Patient Education
 

Why do my knees hurt?

National Orthopedics and Neurosurgery, PA in Florida

Why do my knees hurt?

The knee is the largest joint in the body. A healthy knee moves easily, allowing you to walk, turn, and do many other activities without pain.

Every day, your knees must support your full body weight. Cartilage is the “shock absorber” of your knee joints, but over a lifetime it can start to wear away. This "wear and tear" arthritis (osteoarthritis) is the most common cause of knee pain.

Without your cartilage protecting your knees, your bones grind against each other, which causes you pain: pain that you can feel climbing stairs, working in the garden, or just trying to sit down. It may even keep you up at night.

Why do my knees hurt?Why do my knees hurt?


Symptoms of Osteoarthritis

Your first sign might be a bit of discomfort and stiffness in one or both of your knees. The aching pain can flare up when you are active, and gets better when you rest. Your knees may become stiff and swollen, making it difficult to bend or straighten them. You could feel weakness in your knee, like it’s locking or buckling. People also commonly report that cold weather or rainstorms can make their joint pain worse.

Ready for the Next Step?

If you or a loved one suffers from knee pain, you know firsthand how it can sideline you from your daily life, and keep you from the activities you enjoy. Surgery can be intimidating, but those who are living with arthritis experience continually worsening discomfort as the joint deteriorates and the cartilage is worn away.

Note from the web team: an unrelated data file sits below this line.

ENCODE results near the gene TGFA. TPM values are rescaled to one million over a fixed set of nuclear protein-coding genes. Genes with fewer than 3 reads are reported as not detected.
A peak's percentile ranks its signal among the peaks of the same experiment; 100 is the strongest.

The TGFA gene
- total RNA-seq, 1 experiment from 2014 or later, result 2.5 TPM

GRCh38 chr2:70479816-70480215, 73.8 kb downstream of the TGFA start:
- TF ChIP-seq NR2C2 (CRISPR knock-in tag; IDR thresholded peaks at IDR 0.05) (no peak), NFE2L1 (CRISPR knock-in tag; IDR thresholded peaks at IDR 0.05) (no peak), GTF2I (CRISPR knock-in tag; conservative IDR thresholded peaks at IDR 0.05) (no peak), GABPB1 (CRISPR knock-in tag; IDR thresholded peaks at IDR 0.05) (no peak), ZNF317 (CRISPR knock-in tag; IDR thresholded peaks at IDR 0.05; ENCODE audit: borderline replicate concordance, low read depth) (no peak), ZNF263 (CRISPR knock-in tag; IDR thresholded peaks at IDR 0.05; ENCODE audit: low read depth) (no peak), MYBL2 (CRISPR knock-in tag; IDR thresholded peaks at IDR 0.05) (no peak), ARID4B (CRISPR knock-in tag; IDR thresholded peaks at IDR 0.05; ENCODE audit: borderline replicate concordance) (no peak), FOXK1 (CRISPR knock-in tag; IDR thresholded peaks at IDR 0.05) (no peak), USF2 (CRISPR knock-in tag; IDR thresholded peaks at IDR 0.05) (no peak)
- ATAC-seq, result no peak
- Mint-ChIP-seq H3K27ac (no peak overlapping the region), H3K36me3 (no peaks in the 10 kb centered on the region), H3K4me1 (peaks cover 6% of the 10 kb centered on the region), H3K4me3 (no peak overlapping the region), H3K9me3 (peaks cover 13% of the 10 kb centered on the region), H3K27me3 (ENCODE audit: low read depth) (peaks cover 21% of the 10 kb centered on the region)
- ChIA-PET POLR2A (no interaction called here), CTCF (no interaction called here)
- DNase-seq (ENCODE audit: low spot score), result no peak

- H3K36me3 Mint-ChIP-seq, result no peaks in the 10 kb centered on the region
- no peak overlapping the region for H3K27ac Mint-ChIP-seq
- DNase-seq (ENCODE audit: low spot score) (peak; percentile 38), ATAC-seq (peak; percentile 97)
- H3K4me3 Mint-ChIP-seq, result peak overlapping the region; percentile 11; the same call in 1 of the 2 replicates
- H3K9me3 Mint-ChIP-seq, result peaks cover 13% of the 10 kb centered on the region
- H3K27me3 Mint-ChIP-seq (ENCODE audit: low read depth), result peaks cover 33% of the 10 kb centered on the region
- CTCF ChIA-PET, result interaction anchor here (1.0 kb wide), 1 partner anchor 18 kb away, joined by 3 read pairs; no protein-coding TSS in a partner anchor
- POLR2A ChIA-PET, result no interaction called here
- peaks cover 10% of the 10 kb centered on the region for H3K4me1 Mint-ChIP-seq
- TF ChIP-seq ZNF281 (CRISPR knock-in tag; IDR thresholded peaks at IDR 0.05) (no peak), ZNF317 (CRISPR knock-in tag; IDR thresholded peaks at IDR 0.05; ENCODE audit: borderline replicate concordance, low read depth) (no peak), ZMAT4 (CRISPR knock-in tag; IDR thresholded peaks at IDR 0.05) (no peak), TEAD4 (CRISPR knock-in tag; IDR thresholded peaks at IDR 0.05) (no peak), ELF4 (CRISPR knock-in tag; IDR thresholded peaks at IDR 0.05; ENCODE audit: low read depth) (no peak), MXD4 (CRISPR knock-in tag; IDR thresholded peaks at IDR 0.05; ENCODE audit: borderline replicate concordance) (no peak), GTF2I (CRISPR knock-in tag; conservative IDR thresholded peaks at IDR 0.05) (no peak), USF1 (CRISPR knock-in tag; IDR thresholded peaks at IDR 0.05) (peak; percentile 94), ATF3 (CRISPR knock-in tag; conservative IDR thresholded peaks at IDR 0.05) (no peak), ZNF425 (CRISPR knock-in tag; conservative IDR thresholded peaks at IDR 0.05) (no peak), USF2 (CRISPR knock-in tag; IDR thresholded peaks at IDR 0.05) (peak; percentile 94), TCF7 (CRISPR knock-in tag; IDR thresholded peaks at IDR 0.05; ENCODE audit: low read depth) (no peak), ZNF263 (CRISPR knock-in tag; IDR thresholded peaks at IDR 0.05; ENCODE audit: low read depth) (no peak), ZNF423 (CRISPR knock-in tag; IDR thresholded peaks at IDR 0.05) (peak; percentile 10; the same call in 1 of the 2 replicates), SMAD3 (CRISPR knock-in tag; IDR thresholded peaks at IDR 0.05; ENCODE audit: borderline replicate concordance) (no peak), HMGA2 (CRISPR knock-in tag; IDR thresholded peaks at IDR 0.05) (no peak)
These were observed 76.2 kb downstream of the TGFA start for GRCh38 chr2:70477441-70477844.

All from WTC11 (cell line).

When knee pain becomes so bad that it actually interferes with the things you need or want to do, talk to your doctor about knee replacement surgery.

Symptoms of OsteoarthritisSymptoms of Osteoarthritis


Understanding Unicompartmental Knee Replacement

The goal of knee replacement surgery is to decrease pain and restore function. Although total knee replacement (also called "arthroplasty") is an excellent option for patients with osteoarthritis of the knee, other surgical options exist.

Patients living with osteoarthritis that is just limited to one part of the knee may be candidates for unicompartmental knee replacement (also called a "partial" knee replacement).

What is Unicompartmental Knee Replacement?

Unicompartmental knee replacement is an option for some patients with osteoarthritis of the knee. Your doctor may recommend partial knee replacement if your arthritis is confined to a single part (compartment) of your knee.

Your knee is divided into three major compartments: The medial compartment (the inside part of the knee), the lateral compartment (the outside part), and the patellofemoral compartment (the front of the knee between the kneecap and thighbone).

In a unicompartmental knee replacement, only the damaged compartment is replaced.

Advantages of Unicompartmental Knee Replacement

Research has shown that unicompartmental knee replacement surgeries are successful. In fact, over 50,000 partial knee replacements are performed each year in the United States.

The advantages of partial knee replacement over total knee replacement may include:

Quicker recovery
Reduced pain after surgery
Smaller incisions

Also, because the bone, cartilage, and ligaments in the healthy parts of the knee are kept, most patients report that a unicompartmental knee replacement feels more "natural" than a total knee replacement as up to 75% of your natural knee may remain.

Zimmer® Unicompartmental Knee Replacement

The Unicompartmental Knee from Zimmer is designed for patients with isolated damage in medial or lateral portions (compartments) of the knee. This knee may help maintain natural ligaments, reduce bone resection (removal) and incision size as compared to total knee replacement in addition to the potential for quicker recovery and less pain.

Zimmer® Unicompartmental Knee ReplacementZimmer® Unicompartmental Knee Replacement

The Zimmer Unicompartmental Knee is also designed to be anatomically-friendly by accommodating 155 degrees of flexion (joint movement). In addition, the knee has 42 possible size combinations to accommodate varying anatomies as well as a variety of fixation features to assist with strong fixation between the implant and natural bone.

* Information provided by Zimmer Biomet Creative Lab